Welcome to another installment of “T’is a miracle! Greek-Orthodox style”: Bogus and exposed miracles from our Greek-Orthodox side of the fence. Οι Έλληνες αναγνώστες μπορείτε να ενημερωθείτε απ’ευθείας για αυτό το φρέσκο μιράκολο από αυτή τη σελίδα στο Φατσοβιβλίο, όπου μπορείτε και να αφήνετε σχόλια. Το άρθρο απευθύνεται στους αγγλόφωνους αναγνώστες και τα σχόλια στα Ελληνικά θα διαγράφονται.
The troll-o-miracle of Elder Pastitsios
Unlike the previous installment, this article is quite different. Last time we had a miracle exposed as fraud. This time we have the case of a miracle that never happened (and it’s pretty fresh news as well).
The perpetrator is “Elder Pastitsios”, a parody facebook persona meant to poke fun at the hundreds (if not hundred thousands) of people that have elevated a now deceased monk (Elder Paisios) from the Mouth Athos monastic community to near sainthood and prophet-hood [think “Mother Teresa” only even more (in)famous]. The names obviously rhyme, but the first one is based on a classic greek pasta dish (and is a reference to the Flying Spaghetti Monster). Right wing and conservative publications often write about the monk’s alleged miracles and prophecies, much to the delight of their readership (and the economic crisis has only made things worse; with his “prophecies” a daily occurrence).
So this guy had the idea to create a fake account of a miracle by mixing up 5-6 other supposed miracles by the same monk and pass it along to a christian magazine and see if they would ever bother to double check its source and claims (needless to say I wouldn’t be writing this article if they had) and how fast the story would spread. That was a week ago.
Apparently the magazine swallowed the story whole and resolved to publish it in September’s issue (it doesn’t circulate in August). After this, the prankster also sent it to several “pious” websites. The chain of copying started soon after that; within a couple of days and as of today the article has been duplicated, apparently verbatim, on at least 14 other websites (by the prankster’s screenshot evidence) and a Google search for “new miracle elder paisios serres” (in Greek) returns more than 75,000 hits.
The unveiling was yesterday afternoon at this facebook page and it has already started being referred to as the “troll-o-miracle” on the Greek Web. Hopefully the prankster also informed the magazine so they won’t publish the “miracle” (I like to think that the specific magazine was selected precisely because there would be time to withdraw the article without causing damages; other than prestige).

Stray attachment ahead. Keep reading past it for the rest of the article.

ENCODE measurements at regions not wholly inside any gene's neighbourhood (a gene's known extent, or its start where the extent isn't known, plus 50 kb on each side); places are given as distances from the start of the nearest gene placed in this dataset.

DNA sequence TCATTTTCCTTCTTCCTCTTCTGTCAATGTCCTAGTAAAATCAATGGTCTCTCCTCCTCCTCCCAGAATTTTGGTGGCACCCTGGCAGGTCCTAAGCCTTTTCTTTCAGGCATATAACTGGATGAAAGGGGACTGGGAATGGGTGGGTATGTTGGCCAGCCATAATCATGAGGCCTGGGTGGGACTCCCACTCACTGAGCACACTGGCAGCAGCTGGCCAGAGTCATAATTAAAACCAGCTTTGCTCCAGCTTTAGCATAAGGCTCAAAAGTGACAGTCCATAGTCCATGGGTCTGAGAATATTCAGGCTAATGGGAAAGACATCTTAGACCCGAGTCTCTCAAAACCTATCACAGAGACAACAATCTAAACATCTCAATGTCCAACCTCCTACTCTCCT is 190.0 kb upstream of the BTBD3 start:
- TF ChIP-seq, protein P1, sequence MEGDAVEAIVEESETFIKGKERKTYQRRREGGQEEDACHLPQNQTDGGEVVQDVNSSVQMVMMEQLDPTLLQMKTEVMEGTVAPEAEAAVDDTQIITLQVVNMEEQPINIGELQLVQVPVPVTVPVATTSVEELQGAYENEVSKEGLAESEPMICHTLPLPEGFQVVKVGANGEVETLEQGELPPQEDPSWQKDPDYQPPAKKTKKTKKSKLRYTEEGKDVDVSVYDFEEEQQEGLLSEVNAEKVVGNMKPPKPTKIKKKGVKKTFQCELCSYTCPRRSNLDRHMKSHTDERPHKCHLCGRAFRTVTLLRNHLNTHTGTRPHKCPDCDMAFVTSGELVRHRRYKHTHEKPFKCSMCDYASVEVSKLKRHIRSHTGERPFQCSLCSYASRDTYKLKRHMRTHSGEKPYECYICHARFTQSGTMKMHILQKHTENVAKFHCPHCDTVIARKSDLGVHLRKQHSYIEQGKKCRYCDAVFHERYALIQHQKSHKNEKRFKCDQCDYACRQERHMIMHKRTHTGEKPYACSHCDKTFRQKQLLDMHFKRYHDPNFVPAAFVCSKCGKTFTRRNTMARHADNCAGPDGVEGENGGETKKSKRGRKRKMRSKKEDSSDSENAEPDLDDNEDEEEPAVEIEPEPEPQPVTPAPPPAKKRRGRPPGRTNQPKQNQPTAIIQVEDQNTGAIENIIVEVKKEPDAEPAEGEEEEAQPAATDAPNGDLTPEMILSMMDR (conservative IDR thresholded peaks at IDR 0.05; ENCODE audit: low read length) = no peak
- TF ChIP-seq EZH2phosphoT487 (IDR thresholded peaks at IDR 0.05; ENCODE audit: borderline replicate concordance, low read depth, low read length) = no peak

I’ll admit that the whole thing is quite amusing and hopefully there will be no consequences other than bruised egos (provided the affected websites even acknowledge the fabricated nature of the miracle; which they may never do). However, at this point I would like to remind everyone that no one is safe from confirmation bias. I say that lest we become cocky and start making fun at the “silly believers” when the atheist blogosphere could easily fall victim to a similar prank.
Let’s consider this a precious lesson in source-checking… with a humourous twist.
It does make one wonder however, how many other miracle accounts were not just legends or events blown out of proportion, but complete fabrications; pious fabrications meant to strengthen the flock’s faith, but fabrications none-the-less.
For those interested in learning more details about the “miracle” I offer the following summary. I’d rather not translate the whole thing for fear of copyright issues, especially since it might end up in the actual magazine after all. And at the moment no christian website seems to realize it was a prank; nor their readers.
The miracle supposedly happened in small village near the city of Serres, witnessed by someone referred to as “Pantelis K.” (this anonymity is typical in greek miracles, unlike in the U.S.) and the account was entrusted to a “Subdeacon Amphilochius” of the Sts. Taxiarchs Cathedral of Serres (a non-existent person).
Pantelis K. is (supposedly) an 18-year-old drug addict that got involved in a motorcycle accident and ended up in the Serres General Hospital. Pantelis was declared brain-dead on July 12th, 2 days before his 18th birthday. His mother, after a consultation with her priest/spiritual guide, left her son and took the bus to the place where Elder Paisios is buried, a monastery near Thessaloniki, unaware of the fact that that very day was also the 18th anniversary of Paisios’ death; she had given birth to her son the same day Paisios had died! (go figure)
When she reached the crowded monastery, she found out about that detail and she almost fainted and felt something divine touch her. She patiently waited for 4 hours for her turn to pray in front of the Elder’s tomb and also took some dirt from the tomb. She brought it back with her to Serres, the priest blessed it and made it into a charm, which she then placed under her brain-dead son’s pillow. (apparently the dirt was charged with the monk’s grace or something)
During the night, both she and her son saw the Elder Paisios in their dreams and (as is to be expected) the boy made a full recovery (otherwise it would have been a lousy miracle). The account ends with what appears to be a genuine quote of Paisios.